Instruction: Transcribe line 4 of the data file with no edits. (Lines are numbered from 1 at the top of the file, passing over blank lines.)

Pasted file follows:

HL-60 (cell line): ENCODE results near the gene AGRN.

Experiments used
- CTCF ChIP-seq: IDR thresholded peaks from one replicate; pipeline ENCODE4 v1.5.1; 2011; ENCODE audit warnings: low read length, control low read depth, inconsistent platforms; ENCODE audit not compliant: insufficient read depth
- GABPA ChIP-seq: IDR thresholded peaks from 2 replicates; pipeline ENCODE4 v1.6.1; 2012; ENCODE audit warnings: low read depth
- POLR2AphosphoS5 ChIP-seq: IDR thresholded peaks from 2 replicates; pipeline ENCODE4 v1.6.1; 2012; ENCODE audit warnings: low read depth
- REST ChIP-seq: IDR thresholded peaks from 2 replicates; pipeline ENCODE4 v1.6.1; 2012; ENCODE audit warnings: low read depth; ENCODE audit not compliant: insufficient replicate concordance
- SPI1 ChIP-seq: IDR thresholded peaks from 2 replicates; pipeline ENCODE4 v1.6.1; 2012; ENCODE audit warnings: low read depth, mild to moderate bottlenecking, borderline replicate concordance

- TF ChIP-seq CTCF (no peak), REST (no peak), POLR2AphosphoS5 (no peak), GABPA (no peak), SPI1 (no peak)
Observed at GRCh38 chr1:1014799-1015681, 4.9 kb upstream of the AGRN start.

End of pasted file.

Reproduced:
- GABPA ChIP-seq: IDR thresholded peaks from 2 replicates; pipeline ENCODE4 v1.6.1; 2012; ENCODE audit warnings: low read depth